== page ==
National Geographic : 2011 Nov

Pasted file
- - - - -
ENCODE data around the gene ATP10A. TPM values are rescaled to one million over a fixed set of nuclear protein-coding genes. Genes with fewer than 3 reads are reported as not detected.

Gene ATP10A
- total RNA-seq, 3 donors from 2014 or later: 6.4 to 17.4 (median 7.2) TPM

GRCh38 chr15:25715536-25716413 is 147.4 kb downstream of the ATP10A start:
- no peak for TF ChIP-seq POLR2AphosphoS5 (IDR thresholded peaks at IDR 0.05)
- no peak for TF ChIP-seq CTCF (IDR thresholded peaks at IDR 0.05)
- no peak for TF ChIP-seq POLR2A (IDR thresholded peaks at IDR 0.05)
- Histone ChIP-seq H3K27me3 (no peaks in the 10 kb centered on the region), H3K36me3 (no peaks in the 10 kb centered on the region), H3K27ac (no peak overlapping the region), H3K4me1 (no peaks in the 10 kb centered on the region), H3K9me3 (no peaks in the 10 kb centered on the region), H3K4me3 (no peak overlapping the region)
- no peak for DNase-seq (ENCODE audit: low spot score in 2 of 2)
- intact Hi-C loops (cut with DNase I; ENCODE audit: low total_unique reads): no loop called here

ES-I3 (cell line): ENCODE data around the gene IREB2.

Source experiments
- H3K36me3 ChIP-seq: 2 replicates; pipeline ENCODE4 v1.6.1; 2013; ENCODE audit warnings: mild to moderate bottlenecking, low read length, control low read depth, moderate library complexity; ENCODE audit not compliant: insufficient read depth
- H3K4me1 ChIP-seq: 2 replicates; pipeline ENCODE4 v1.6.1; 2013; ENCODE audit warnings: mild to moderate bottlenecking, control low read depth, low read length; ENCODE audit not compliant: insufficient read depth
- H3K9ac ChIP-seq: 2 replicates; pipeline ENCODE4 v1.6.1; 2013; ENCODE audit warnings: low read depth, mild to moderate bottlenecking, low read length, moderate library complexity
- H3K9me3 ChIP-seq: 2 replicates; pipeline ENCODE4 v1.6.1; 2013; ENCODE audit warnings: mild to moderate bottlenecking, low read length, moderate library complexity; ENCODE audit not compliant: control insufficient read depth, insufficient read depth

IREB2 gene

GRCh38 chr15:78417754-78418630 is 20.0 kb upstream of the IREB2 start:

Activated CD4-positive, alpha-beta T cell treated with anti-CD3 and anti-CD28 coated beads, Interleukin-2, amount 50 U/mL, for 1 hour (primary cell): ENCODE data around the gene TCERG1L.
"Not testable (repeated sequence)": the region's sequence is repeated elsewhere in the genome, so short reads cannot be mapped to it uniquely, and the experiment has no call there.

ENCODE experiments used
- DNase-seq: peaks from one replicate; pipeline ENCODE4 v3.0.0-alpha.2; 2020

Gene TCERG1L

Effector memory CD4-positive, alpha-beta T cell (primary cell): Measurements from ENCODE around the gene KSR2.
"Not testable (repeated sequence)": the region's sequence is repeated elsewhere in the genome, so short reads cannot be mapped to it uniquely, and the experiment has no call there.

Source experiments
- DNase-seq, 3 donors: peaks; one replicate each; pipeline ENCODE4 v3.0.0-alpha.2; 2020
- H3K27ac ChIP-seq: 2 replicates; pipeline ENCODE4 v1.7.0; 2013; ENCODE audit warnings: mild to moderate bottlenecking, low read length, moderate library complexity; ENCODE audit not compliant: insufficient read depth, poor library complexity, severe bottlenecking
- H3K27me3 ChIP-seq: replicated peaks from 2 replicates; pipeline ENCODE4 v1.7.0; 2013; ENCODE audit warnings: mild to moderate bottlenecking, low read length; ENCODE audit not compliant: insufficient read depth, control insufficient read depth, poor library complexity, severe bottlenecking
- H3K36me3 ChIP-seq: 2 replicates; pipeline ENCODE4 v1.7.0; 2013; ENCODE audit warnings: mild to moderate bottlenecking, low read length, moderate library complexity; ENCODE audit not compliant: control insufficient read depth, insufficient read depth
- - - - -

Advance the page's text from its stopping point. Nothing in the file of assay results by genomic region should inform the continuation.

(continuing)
the body to a custom-made box lined with steril- ized aluminum foil. In its frozen state, the Ice- man's deep caramel skin had a digni ed luster, reminiscent of a medieval gure painted in egg tempera. With the agonized reach of his rigid le arm and the cruci xate tilt of his crossed feet, the defrosting mummy struck a pose that wouldn't look out of place in a 14th-century al- tarpiece. Within moments, beads of water, like anxious sweat, began to form on his body. One droplet trickled down his chin with the slow inevitability of a tear. THIS WAS NOT the rst time that the Iceman had been subject to intense scienti c scrutiny. A er Austrian authorities rst recovered the mummy in 1991, scientists in Innsbruck cut a large gash across his lower torso as part of their initial in- vestigation, along with other incisions in his back, at the top of the skull, and on his legs. It was later determined that the shallow conch of gray rock where he had been found was on the Italian side of the border with Austria, so the body and the artifacts surrounding it were relocated to Bolzano. Over the years, numerous Eduard Egarter Vigl (pointing) and colleagues use an endoscope to try to examine the arrowhead in the Iceman's shoulder. The arrow severed an artery, causing a quick, bloody demise. Far left: A model depicts the Iceman and artifacts as they were found in 1991.